[First opened to the public on this day in 1982, Graceland was was listed in the National Register of Historic Places in November 1991 and declared a National Historic Landmark on March 2006.  It remains the second most-visited private home in America - after the White House.]

1099 - The Siege of Jerusalem began; taking back the city from Muslim occupation had been the principal purpose of the First Crusade.

1494 - Spain and Portugal signed the Treaty of Tordesillas, which divided the New World between the two countries, in keeping with a decree made by the Spanish-born Pope Alexander VI.

1654 - Louis XIV was crowned King of France.

1692 - The Jamaican town of Port Royal was hit by a catastrophic earthquake, causing two-thirds of it to sink into the Caribbean; in just three minutes, 1,600 people were killed and 3,000 were seriously injured. The calamity caused a shift of legislative and commercial responsibility to Kingston, which is still Jamaica's capital today.

1776 - Richard Henry Lee presented the Lee Resolution to the Continental Congress; the motion was seconded by John Adams, and led to the drafting of the Declaration of Independence.

1863 - During the so-called French intervention, Mexico City was captured by French troops.

1905 - Norway dissolved its union with Sweden.

1906 - The Cunard Line's ill-fated RMS Lusitania was launched at the John Brown Shipyard in Glasgow.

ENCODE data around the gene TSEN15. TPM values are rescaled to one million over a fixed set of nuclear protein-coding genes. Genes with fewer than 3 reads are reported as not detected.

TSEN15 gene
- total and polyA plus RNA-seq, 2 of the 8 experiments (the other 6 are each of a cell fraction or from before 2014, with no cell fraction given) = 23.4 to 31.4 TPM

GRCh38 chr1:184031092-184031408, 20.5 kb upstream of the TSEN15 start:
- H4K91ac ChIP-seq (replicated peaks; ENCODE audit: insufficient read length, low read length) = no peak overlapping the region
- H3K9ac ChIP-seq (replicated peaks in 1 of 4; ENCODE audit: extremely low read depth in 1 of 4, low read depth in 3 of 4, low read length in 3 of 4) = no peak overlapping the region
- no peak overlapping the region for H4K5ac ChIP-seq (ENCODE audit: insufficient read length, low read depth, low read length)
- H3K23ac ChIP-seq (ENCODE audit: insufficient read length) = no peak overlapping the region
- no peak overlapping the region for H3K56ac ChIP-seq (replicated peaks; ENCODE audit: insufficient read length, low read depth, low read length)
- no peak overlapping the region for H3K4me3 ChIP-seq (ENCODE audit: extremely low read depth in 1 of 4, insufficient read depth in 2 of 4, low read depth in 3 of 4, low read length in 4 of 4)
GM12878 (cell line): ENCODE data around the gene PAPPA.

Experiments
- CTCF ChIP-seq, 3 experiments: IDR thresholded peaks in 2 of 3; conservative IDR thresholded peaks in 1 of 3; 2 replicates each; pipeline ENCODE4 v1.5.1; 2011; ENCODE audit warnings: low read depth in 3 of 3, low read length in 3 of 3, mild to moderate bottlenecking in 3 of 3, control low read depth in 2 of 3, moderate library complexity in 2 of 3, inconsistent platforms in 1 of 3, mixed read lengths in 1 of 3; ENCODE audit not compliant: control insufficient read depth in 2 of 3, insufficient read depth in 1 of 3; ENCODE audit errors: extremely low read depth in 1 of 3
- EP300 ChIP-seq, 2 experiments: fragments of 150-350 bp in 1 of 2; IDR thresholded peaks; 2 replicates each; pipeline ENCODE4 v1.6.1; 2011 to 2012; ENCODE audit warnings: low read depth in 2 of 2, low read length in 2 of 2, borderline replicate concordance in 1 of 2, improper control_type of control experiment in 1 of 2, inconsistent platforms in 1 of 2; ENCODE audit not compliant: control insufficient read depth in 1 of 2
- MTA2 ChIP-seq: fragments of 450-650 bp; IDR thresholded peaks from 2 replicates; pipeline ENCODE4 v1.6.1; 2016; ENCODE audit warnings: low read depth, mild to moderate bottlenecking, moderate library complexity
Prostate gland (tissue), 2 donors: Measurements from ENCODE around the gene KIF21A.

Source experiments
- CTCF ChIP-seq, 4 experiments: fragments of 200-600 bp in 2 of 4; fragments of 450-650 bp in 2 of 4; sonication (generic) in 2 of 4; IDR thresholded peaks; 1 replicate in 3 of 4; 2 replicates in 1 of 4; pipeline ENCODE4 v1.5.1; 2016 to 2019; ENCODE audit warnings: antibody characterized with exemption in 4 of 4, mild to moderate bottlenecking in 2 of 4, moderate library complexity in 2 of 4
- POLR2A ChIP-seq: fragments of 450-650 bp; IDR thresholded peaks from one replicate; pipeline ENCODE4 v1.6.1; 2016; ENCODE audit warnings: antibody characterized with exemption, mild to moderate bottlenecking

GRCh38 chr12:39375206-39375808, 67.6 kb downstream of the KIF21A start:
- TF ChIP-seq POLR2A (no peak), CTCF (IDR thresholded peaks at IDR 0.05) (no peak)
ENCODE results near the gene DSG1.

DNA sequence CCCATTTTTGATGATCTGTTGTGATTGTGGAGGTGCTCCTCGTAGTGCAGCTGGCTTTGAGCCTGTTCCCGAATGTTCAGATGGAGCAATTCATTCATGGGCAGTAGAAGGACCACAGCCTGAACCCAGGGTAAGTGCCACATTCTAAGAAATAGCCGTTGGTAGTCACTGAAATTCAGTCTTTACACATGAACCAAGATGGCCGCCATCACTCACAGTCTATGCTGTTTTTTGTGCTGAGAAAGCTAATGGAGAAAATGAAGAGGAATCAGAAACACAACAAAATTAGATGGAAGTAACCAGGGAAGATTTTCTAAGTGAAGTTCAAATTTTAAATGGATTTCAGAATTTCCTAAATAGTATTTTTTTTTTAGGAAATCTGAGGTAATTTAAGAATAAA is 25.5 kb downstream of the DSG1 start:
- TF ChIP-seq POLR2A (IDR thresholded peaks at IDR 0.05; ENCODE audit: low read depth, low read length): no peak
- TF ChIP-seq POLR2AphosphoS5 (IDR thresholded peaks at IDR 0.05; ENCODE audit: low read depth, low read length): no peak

1919 - During the Sette giugno riot four people - Ġużeppi Bajjada, Manwel Attard, Wenzu Dyer and Karmenu Abela - were killed in Valletta; the event is still commemorated on this day in Malta.

1940 - Norway's King Haakon VII, Crown Prince Olav and the Norwegian government left Tromsø aboard HMS Devonshire (escorted by HMS Glorious, HMS Acasta, and HMS Ardent) to go into exile in London; five years later to the day the King and his family returned to Oslo.

1945 - Benjamin Britten's opera Peter Grimes - based in part on 'Letter XXII' of George Crabbe's 24 poem collection The Borough (published in 1810) and with a libretto adapted by Montagu Slater - was premiered at Sadler's Wells in London, conducted by Reginald Goodall. When it was broadcast in its entirety on the radio just ten days later it became the first to be thus transmitted by the BBC.

1948 - Edvard Beneš resigned as President of Czechoslovakia rather than signing a Constitution making his nation a Communist state.

1955 - Lux Radio Theater signed off the air permanently; the show, first launched in New York on NBC's Blue Network in 1934, featured radio adaptations of Broadway shows and popular films.

1965 - The US Supreme Court issued its decision in the case of Griswold v. Connecticut, effectively legalizing the use of contraception by married couples.

1968 - The body of assassinated Senator Robert F. Kennedy was flown to New York City, where it lay in state at St. Patrick's Cathedral.

1981 - The Israeli Air Force destroyed Iraq's Osiraq nuclear reactor during Operation Opera; the facility could have been used to make nuclear weapons.

1982 - Priscilla Presley opened Graceland to the public, although in an all-too rare display of good taste for the 23-room mansion the bathroom where Elvis Presley had died five years earlier was kept off-limits.

1991 - The Philippines' Mount Pinatubo exploded, generating an ash column 7 km (4.5 miles) high.

2001 - British Prime Minister Tony Blair's New Labour Party won a second consecutive landslide victory in a General Election.